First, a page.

-- Posted Wednesday, 23 May 2007 | Digg This Article | Source: GoldSeek.com
Gold Forecaster - Global Watch - 21st May 2007
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The Banco de Espana's holdings of foreign currencies and gold have fallen to €13.2bn (£9.02bn), equivalent to 12 days of imports, according to their website. Last week saw a continuation of their sales of gold of, possibly, in the region of 10 to 15 tonnes more.
Over the past two months the Banco de España has sold off 80 tonnes of gold. The bank has reduced its holdings of U.S. Treasuries, British gilts, and other investments at a similar rate. Total reserves have now fallen by two thirds from €41.5bn in early 2002. Greece and Portugal have seen a similar drop.
The Banco de España refused to comment on the sales, or why they have pursued the policy of using up savings when they could have used other means.
It appears the bank has been draining the reserves to help finance the current account deficit, which has ballooned to 9.5% of GDP, reaching €8.6bn in January alone. It appears that the current account is completely out of control. Spain has the worst deficit in its history and worse than any other country in the western world. Should Spain face any form of banking crisis, Spain will find the situation nearly impossible to handle. For instance, should a housing slump occur, a banking crisis is likely to follow. The first signs of a housing slump are emerging as the E.C.B. raises interest rates already up seven times to 3.75% since December 2005. The shares of Valencia builder Astroc have fallen 77% since February, setting off a sharp slide across the sector, with knock-on effects on banks with mortgage exposure.
It is often assumed that reserves no longer matter once a country has joined the €, but this ignores a crucial element in the workings of the European Monetary Union system. It is responsibility of the 13 national central banks to act as lender of last resort in a crisis, even though they have no control over interest rates. Morgan Stanley said construction accounts for 17.7% of G.D.P., even higher than the 15% peak reached in Germany after reunification - a boom-bust story that left the German Banks emasculated for years.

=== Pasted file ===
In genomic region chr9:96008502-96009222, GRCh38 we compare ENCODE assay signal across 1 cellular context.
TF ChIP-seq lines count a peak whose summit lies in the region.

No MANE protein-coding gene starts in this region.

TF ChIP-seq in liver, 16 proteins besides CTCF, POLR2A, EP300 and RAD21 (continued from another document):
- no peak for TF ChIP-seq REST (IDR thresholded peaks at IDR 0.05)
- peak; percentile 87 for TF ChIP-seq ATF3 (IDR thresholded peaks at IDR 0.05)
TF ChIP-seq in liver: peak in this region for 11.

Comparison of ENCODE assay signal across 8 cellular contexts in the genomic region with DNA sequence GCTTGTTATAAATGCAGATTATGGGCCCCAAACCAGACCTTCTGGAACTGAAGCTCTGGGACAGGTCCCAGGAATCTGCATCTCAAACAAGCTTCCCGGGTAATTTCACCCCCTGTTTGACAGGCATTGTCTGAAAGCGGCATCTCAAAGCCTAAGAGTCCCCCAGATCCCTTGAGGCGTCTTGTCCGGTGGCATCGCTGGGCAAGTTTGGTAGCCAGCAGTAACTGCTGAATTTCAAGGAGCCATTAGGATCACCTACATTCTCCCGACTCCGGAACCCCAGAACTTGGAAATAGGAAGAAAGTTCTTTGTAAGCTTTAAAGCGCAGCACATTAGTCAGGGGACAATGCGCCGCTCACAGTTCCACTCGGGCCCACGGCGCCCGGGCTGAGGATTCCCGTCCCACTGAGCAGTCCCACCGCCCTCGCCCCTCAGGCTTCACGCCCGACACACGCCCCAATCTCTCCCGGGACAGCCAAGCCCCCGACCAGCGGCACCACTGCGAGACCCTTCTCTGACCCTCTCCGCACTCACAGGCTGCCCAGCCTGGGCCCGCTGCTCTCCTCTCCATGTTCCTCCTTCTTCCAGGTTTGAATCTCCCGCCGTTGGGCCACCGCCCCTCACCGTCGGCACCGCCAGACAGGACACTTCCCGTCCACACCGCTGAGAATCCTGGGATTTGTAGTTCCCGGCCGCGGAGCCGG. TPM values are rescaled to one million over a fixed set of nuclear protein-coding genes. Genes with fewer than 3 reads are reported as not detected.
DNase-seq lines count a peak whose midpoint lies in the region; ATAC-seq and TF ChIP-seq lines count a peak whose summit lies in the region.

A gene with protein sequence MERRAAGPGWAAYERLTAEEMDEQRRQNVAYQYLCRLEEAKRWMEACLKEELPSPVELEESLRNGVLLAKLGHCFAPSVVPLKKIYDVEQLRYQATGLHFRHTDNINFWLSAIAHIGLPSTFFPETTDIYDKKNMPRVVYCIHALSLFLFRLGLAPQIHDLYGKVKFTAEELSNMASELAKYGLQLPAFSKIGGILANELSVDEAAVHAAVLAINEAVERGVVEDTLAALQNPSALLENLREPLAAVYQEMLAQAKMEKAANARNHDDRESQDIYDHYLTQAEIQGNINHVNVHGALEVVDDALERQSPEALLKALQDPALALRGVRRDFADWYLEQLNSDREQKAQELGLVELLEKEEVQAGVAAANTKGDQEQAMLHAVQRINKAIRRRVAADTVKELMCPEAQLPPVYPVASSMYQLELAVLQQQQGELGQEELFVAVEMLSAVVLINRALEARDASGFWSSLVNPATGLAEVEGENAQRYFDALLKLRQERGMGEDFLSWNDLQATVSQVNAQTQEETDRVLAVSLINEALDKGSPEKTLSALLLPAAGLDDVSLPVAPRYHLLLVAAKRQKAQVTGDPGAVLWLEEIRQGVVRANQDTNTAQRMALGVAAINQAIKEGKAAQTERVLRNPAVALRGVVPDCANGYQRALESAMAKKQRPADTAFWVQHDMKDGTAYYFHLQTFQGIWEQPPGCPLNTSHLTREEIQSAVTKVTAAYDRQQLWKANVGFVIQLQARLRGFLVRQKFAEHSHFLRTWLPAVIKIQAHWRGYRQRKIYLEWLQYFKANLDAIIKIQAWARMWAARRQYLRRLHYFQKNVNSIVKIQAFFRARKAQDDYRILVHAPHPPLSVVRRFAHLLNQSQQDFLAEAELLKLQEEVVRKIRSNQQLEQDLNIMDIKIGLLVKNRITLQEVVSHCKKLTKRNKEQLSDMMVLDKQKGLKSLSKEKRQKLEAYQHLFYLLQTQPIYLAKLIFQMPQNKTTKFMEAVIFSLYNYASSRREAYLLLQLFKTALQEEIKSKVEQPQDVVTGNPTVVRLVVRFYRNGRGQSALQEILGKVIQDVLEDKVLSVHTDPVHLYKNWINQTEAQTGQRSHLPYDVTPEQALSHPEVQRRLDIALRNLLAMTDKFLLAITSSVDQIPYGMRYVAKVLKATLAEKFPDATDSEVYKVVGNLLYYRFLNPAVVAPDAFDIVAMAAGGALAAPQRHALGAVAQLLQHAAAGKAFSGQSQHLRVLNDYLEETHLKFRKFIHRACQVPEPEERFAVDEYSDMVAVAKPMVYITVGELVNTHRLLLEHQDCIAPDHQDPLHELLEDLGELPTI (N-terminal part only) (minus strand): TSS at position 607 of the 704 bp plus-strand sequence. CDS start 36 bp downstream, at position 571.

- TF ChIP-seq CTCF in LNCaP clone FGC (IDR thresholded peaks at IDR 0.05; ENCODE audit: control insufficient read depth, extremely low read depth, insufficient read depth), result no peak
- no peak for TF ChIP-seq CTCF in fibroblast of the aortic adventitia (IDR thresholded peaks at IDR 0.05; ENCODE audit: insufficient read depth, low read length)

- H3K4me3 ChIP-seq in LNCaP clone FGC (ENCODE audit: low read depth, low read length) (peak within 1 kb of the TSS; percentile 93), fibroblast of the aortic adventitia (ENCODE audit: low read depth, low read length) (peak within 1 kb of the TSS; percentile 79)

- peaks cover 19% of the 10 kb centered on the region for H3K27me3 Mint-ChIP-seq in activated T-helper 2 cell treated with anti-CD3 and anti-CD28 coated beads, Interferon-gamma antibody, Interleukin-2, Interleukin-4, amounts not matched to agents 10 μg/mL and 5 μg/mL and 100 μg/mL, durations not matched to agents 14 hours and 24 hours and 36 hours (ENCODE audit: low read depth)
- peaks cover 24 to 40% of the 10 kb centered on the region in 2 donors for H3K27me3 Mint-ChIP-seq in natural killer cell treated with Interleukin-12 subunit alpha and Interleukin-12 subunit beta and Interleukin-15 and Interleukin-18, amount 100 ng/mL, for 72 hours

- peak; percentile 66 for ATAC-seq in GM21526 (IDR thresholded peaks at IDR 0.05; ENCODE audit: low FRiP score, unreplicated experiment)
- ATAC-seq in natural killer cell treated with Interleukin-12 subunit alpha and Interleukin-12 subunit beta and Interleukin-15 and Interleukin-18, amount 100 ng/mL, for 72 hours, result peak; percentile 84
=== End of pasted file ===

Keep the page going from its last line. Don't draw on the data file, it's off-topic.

Spain's private sector has amassed $600bn (£300bn) in foreign debts. Corporate borrowing is 100% of GDP. The overall stock of mortgages has increased six-fold in a decade. Household debt has reached 120% of disposable income, largely on floating rates.
Japan was able to uphold its banking system in the post-bubble slump of the 1990s because the government could guarantee deposits. You can't do that in the Eurozone because there is no government to turn to.
Each country is on its own, when it comes to reserves. That is why the overall reserves of the Eurozone system have remained stable. France retains (€76bn), Germany (€86bn), Italy (€59.5bn) and have all kept holdings these levels since the launch of the €.
The ECB may intervene only if the crisis spreads across the Eurozone, and it is forbidden from bailing out the member states. The International Monetary Fund warns that the structure leaves E.M.U. exposed to "systemic financial risk". Consequently, reserves are a key defense for each state, hence the E.M.U. rule that national banks retain the lion's share of reserves. The ECB has a token 13%.
At the moment Spain is in fair condition: -
· Growth was 4% in the first quarter.
· The budget surplus is 1.8% of GDP.
· The export share is holding up.
· But house prices have nearly tripled since 1995. A law to control property speculators has been passed in Madrid. Now, house price growth has clearly peaked and is decelerating quickly.
The government cannot devalue its way out of trouble, so it will have to deflate.
The irony is that gold has its greatest value after a crisis has exploded, not just ahead of it. Will we see more sales of Spanish gold? These are not sales to adjust reserves, as has been the stated reason why the Eurozone banks are selling gold, they are because Spain is headed to difficult days. Let’s see how much more will be sold?
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-- Posted Wednesday, 23 May 2007 | Digg This Article